Web, online, and digital is very reactive. People have to be searching for you. So you’re not reaching to them, they’re reaching to you. And so when you put direct mail in context with a digital strategy, an online strategy, they work very well because the idea is you’re directing them to a page on your site, has a high conversion that allows you then to get that customer to either call or come in. So, they work very well. When done right, they work very well together.
Daniel: Okay, very good. And Tim, I understand that you have a special offer for those attending today’s webinar.
Tim: Yeah, we just want to make it a little easier for folks to get on board. If you have some interest, I would encourage you guys to call, just to get your information about your market and how things are going and what changes…what options do you have? But if you decide that you want to do some direct mail, we’re gonna do $100 off for any attendees of today’s marketing webinar. That offer will be good through the end of the month. Just a little way to help us help you guys get started.
Again, we have no contracts or monthly fees or set up fees. So it’s very easy to do business with us. And I’m very much into results. And so, my guys are trained to help you evaluate your market and see where you’re at, what you’re doing, and then to determine if direct mail is a good fit for you. And if it is, we’ll take $100 off to make it even easier.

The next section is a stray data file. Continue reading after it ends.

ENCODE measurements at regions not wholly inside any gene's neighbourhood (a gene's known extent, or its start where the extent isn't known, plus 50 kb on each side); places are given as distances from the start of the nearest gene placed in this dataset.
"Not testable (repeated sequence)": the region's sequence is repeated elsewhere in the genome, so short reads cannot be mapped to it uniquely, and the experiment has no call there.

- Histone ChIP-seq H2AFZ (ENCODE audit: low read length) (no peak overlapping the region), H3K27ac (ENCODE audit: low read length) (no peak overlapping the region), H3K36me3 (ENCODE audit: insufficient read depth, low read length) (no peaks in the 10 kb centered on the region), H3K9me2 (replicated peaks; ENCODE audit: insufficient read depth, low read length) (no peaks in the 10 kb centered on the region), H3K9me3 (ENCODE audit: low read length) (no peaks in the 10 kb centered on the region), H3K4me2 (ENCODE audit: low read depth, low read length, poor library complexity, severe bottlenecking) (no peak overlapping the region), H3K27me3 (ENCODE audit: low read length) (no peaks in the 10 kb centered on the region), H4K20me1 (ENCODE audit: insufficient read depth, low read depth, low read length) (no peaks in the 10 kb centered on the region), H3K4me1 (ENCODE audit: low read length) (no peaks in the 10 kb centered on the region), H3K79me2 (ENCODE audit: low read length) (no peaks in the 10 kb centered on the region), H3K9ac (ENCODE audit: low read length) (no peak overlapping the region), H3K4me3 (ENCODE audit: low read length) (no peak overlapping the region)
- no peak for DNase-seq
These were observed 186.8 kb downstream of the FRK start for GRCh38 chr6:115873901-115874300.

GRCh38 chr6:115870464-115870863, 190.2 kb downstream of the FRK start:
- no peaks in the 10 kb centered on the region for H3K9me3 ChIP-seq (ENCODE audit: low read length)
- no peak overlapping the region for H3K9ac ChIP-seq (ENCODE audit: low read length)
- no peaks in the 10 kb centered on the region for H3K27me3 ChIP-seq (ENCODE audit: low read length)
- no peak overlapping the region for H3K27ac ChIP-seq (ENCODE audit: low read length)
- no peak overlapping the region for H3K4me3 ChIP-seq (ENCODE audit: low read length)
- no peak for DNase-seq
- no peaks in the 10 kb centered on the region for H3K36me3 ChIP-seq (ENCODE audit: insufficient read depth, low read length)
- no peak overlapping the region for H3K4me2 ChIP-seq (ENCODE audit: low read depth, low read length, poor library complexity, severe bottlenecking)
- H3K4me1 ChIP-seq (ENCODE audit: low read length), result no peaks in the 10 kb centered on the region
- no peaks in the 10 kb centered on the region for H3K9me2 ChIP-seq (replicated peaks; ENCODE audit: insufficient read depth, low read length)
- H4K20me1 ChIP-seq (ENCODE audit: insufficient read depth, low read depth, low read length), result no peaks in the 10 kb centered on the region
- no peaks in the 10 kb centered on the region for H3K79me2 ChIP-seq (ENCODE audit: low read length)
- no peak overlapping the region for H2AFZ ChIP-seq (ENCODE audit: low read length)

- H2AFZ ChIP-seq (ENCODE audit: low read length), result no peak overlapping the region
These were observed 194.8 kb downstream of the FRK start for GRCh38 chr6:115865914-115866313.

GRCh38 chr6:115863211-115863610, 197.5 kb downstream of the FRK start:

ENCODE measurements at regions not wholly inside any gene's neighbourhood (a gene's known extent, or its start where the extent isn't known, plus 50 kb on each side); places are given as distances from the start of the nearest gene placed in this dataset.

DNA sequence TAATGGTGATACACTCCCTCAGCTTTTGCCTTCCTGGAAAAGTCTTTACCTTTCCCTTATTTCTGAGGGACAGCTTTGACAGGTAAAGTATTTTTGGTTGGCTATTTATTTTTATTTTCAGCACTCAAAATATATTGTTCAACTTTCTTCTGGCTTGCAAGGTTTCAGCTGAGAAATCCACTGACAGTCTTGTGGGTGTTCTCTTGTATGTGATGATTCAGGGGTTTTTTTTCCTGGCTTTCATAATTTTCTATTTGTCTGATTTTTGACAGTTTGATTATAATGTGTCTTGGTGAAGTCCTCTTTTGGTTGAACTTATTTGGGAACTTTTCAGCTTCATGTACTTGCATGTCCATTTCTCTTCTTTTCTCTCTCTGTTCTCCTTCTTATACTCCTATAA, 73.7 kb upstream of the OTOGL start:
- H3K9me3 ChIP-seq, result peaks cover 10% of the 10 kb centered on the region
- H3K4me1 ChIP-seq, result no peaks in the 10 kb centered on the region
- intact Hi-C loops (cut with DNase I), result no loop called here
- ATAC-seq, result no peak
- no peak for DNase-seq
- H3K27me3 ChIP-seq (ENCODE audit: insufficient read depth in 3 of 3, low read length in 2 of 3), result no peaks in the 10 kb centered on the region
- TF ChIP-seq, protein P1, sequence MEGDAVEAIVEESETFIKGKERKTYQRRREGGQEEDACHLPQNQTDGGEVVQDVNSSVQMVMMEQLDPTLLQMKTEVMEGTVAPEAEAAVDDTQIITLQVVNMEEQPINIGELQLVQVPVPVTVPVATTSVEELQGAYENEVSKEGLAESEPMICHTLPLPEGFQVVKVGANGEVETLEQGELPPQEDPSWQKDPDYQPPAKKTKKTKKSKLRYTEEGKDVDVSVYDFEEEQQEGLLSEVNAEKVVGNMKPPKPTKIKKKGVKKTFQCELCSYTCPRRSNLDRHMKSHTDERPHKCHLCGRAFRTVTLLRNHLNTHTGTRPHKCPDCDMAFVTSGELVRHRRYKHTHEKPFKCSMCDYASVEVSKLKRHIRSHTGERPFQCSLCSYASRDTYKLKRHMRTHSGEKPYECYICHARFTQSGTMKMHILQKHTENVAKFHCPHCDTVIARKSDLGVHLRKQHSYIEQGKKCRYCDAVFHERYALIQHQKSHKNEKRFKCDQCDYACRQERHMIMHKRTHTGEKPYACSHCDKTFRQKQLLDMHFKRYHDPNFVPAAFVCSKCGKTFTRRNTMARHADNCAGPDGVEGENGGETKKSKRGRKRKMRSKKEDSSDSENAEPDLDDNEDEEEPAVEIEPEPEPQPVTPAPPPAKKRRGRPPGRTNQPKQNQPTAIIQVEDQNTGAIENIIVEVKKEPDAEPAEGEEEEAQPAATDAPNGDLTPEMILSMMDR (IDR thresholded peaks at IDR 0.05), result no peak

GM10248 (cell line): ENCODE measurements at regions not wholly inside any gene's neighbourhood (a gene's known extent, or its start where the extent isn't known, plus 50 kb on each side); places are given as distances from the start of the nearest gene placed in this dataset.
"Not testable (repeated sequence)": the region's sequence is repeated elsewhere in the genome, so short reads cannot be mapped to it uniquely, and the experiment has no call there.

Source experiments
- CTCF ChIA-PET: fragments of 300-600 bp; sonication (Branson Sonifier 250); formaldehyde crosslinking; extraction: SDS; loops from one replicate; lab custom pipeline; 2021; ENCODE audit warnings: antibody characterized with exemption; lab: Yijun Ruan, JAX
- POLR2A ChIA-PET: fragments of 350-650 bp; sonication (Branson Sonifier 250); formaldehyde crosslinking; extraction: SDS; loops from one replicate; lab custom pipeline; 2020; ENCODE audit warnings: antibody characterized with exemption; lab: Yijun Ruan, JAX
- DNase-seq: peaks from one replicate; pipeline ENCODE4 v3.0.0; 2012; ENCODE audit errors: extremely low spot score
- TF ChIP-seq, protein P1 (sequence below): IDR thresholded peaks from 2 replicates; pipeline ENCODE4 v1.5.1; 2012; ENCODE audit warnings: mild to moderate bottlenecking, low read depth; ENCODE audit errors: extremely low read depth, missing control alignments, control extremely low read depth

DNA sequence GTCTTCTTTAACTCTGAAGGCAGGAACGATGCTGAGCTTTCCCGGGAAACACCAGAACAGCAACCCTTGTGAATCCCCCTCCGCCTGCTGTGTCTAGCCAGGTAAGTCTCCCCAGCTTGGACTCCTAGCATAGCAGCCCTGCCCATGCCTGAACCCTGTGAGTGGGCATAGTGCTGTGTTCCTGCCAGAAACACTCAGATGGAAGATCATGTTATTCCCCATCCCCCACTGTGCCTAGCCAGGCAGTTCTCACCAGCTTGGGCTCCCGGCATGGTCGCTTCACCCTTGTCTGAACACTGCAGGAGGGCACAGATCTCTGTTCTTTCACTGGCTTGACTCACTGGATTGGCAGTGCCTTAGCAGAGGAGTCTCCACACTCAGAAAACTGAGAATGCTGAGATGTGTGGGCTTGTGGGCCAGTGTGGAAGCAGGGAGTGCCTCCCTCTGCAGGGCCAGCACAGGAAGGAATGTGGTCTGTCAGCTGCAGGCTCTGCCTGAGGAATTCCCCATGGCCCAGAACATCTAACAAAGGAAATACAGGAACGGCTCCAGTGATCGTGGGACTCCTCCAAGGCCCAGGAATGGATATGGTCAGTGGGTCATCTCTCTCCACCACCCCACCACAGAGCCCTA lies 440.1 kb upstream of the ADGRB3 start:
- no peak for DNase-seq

Daniel: Yeah. And our magazine has been pretty consistent in reinforcing the message that although it’s easy to get carried away with all the bells and whistles of digital marketing options that are available, direct mail is still a solid player. It still delivers great results, and it allows for extremely precise targeting of specific regional customers and specific demographics, and you’ve done a great job of walking us through some of those advantages.
At this time, we’d like to thank our sponsor, Mudlick Mail and Tim Ross for today’s webinar, and thank everyone for attending. Remember, this webinar, including our speaker’s PowerPoint presentation, has been recorded. If we did not get to your question during the webinar, the questions will be posted to our expert and the answers will be posted shortly at chiroeco.com/webinar. We’ll alert you when the webinar is available.
Thank you again everybody for attending, and we look forward to seeing you next time. Have a great day.
Tim: Thank you.
About the speaker
Tim Ross is the president of Mudlick Mail. He has 15-plus years of small business sales and marketing experience. Ross holds a Bachelor of Science from the University of Dayton. He has spent the last eight years building Mudlick Mail into one of the fastest growing small businesses in the U.S. Under his leadership, the company has grown at least thirty-percent year over year. Mudlick Mail specializes in chiropractic marketing and has partnered with thousands of practices in North America to develop sustainable sales growth. Ross hosts a series of learning webinars for practice owners, covering a range of topics on customer acquisition techniques, and increasing patient count. Click here for free practice owner resources and tools.